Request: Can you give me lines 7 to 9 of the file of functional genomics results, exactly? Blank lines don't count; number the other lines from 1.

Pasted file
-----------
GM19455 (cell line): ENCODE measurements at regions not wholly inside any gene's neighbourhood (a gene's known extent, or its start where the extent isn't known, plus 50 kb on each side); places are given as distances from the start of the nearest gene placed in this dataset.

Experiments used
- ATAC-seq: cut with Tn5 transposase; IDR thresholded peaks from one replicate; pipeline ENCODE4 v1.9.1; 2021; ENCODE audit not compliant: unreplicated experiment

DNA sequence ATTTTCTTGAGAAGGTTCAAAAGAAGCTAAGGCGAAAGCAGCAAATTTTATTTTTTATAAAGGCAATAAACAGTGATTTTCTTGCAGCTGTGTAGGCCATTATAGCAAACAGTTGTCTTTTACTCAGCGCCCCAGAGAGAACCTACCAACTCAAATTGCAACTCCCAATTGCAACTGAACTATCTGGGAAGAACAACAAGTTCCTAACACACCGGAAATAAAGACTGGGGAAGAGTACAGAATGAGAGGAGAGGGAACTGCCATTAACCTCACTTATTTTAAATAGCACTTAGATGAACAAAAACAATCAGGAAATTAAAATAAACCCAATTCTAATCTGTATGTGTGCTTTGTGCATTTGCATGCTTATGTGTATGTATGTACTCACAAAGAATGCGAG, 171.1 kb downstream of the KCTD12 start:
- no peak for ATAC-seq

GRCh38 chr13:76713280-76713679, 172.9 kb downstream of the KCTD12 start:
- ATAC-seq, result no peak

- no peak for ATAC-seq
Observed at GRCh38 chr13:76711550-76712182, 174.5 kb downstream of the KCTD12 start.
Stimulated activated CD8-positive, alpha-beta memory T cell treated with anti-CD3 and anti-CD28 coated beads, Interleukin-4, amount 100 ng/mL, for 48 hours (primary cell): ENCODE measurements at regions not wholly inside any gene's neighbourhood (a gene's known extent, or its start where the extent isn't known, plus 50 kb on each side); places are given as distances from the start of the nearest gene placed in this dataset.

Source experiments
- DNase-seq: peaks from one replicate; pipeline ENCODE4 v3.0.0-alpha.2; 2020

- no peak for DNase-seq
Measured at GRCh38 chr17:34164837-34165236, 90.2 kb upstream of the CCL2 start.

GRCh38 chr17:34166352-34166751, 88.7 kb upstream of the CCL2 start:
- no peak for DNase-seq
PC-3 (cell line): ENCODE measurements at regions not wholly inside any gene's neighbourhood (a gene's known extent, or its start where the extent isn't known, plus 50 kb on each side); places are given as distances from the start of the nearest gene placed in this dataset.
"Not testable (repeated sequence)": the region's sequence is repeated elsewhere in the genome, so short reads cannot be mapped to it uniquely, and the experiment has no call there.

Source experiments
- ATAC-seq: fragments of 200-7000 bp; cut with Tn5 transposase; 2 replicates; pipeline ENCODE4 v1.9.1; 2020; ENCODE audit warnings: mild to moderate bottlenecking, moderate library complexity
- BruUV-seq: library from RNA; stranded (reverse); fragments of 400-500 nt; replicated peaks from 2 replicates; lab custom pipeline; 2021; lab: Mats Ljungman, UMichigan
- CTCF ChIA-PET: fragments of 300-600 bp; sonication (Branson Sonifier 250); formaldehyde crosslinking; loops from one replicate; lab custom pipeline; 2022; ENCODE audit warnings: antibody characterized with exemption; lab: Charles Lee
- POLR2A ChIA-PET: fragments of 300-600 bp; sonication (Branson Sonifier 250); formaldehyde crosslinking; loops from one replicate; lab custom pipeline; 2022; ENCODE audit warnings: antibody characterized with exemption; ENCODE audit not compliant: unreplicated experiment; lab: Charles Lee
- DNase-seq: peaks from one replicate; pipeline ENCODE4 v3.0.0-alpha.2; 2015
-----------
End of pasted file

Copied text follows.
- ATAC-seq, result no peak

- no peak for ATAC-seq
Observed at GRCh38 chr13:76711550-76712182, 174.5 kb downstream of the KCTD12 start.